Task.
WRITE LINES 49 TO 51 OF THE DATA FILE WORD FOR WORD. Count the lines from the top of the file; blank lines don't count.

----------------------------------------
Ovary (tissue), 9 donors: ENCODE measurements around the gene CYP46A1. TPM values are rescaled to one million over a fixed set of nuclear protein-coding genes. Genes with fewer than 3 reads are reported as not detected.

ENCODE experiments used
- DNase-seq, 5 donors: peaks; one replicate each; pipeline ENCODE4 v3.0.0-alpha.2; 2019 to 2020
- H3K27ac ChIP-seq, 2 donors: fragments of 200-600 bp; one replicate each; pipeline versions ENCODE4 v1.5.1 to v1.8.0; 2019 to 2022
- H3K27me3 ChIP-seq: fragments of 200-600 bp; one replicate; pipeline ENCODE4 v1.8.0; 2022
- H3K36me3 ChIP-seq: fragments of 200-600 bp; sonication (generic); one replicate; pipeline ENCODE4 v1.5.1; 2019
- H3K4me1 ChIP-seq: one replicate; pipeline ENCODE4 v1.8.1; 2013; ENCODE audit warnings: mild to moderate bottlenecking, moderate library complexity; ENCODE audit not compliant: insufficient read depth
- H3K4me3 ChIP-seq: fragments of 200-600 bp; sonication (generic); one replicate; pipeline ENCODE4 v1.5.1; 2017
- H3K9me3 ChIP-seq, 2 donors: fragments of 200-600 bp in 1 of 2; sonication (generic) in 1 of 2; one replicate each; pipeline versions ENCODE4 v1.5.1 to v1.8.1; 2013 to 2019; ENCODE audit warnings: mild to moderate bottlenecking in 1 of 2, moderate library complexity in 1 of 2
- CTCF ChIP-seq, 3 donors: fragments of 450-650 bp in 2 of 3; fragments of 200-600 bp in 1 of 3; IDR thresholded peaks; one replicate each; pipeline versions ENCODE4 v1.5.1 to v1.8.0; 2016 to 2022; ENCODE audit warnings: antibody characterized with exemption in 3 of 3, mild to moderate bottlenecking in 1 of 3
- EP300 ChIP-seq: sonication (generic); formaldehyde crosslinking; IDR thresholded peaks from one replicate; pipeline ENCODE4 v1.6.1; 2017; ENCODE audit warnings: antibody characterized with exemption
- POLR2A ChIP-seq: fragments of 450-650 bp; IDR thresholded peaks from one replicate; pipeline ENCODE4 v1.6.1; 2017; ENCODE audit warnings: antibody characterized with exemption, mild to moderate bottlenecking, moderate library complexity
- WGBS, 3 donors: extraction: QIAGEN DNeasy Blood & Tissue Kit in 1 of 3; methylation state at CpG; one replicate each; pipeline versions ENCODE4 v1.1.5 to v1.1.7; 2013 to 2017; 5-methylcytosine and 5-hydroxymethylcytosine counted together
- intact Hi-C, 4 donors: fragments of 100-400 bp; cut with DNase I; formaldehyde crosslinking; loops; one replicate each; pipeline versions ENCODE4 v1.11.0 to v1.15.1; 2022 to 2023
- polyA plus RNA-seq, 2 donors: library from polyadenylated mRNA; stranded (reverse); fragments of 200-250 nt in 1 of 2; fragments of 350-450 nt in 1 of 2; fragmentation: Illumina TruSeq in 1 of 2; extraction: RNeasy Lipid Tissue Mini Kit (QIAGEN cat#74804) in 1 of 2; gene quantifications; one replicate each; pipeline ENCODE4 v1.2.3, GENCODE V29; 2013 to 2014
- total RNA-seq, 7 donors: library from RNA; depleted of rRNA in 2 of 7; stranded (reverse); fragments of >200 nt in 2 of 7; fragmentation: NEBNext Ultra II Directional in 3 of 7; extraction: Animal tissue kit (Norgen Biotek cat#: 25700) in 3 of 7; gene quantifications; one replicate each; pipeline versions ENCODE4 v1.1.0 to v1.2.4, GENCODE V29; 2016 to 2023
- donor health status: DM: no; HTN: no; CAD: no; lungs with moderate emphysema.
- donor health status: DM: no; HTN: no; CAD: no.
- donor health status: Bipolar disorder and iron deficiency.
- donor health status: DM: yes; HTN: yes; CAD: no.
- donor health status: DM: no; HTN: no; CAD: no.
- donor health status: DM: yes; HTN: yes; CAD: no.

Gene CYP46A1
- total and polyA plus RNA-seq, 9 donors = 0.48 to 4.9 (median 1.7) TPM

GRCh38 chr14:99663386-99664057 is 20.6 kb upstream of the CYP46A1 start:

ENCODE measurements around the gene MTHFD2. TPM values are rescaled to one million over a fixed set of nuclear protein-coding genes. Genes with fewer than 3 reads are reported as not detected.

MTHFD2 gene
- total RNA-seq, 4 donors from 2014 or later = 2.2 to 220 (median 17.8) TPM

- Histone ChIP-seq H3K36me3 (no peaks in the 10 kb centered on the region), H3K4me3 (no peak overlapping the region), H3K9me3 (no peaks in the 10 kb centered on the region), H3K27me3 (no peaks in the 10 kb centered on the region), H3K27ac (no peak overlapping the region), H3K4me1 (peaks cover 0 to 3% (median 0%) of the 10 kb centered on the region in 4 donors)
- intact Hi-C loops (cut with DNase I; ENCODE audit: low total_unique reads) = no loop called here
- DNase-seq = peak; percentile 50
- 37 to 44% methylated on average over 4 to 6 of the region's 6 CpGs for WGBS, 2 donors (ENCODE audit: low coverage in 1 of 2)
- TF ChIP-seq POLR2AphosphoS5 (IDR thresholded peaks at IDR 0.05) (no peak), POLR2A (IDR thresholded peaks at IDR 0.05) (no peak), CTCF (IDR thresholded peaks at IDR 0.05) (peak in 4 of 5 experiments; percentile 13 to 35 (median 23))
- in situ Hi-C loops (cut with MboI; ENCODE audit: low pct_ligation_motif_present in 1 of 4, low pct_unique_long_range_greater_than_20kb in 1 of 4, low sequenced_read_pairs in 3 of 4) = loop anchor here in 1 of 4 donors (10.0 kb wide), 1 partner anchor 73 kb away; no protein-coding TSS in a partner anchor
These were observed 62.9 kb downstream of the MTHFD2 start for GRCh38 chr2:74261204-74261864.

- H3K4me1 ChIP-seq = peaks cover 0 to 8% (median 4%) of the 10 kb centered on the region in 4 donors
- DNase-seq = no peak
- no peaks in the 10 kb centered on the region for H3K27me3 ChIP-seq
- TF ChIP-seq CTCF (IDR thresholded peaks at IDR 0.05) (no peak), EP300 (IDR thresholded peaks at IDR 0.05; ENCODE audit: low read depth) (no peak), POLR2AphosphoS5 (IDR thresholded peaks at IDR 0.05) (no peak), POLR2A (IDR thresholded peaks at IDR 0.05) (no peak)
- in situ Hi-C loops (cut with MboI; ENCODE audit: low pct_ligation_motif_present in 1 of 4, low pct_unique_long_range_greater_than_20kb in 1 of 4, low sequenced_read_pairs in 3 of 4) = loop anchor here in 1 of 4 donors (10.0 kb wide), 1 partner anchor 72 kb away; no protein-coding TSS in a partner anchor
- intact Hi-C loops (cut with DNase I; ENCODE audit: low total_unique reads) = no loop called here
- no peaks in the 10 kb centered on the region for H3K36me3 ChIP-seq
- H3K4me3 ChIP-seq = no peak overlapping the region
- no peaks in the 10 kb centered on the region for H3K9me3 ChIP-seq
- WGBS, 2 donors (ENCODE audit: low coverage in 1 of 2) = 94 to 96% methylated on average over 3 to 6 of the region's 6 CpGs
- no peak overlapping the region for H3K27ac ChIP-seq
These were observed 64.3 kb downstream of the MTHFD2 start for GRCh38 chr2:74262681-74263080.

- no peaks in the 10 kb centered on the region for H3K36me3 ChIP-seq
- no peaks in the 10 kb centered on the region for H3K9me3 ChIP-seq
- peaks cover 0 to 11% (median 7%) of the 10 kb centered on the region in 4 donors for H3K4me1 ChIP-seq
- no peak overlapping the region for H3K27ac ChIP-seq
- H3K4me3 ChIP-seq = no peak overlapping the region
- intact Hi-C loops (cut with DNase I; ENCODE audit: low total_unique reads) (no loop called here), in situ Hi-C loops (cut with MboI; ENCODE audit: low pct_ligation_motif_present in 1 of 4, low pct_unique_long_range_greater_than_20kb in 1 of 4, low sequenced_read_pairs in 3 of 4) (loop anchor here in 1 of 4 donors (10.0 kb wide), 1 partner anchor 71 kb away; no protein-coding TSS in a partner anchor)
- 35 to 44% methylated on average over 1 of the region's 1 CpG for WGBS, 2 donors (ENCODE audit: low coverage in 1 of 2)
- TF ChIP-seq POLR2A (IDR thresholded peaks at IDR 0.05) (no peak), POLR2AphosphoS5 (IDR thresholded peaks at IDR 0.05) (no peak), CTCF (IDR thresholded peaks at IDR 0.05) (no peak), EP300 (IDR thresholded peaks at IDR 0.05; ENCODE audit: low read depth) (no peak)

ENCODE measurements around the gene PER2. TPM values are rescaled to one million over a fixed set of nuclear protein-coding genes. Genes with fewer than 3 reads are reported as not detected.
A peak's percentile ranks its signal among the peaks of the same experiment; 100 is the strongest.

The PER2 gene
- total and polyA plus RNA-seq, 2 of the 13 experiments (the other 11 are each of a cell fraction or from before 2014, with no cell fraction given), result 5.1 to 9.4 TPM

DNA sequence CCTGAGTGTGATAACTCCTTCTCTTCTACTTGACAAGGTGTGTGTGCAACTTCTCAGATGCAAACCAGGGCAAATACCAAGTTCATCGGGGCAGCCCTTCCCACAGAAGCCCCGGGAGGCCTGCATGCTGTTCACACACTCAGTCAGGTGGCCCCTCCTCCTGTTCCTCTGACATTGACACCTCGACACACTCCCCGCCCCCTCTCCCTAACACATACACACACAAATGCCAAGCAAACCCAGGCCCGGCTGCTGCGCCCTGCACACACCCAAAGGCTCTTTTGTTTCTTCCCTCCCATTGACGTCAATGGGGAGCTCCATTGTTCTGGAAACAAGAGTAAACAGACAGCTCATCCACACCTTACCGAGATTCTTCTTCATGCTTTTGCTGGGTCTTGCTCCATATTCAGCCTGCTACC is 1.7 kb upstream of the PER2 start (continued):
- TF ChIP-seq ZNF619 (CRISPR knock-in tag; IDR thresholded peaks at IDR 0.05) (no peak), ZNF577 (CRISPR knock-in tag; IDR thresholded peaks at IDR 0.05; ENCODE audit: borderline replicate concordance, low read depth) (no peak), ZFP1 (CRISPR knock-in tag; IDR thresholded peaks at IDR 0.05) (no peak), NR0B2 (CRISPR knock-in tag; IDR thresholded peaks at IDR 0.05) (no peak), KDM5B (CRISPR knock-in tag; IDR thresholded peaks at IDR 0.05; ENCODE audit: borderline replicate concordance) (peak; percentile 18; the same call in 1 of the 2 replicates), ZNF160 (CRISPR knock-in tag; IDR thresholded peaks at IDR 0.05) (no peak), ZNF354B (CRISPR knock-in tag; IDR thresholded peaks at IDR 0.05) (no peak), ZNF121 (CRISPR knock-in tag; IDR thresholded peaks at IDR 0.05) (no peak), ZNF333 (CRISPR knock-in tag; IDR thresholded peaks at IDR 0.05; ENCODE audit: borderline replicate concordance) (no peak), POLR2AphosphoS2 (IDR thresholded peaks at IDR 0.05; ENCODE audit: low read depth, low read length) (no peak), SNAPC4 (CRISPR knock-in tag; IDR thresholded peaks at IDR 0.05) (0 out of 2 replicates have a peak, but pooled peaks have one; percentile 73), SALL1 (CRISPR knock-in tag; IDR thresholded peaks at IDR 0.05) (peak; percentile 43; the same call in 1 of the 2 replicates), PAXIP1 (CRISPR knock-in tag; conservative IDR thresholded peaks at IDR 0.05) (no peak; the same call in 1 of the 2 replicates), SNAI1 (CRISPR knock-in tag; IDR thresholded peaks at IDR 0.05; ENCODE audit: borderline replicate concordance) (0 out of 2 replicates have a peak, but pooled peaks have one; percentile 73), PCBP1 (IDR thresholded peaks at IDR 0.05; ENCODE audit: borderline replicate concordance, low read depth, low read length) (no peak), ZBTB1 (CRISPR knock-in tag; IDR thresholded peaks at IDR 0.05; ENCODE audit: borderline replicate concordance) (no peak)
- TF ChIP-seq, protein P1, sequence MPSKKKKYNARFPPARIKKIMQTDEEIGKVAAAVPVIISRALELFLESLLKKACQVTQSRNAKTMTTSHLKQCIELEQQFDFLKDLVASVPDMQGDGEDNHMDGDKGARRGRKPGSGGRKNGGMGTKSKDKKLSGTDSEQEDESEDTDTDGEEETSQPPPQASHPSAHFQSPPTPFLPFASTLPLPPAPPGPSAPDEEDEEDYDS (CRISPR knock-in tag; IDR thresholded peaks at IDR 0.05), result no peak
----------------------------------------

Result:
- no peaks in the 10 kb centered on the region for H3K9me3 ChIP-seq
- peaks cover 0 to 11% (median 7%) of the 10 kb centered on the region in 4 donors for H3K4me1 ChIP-seq
- no peak overlapping the region for H3K27ac ChIP-seq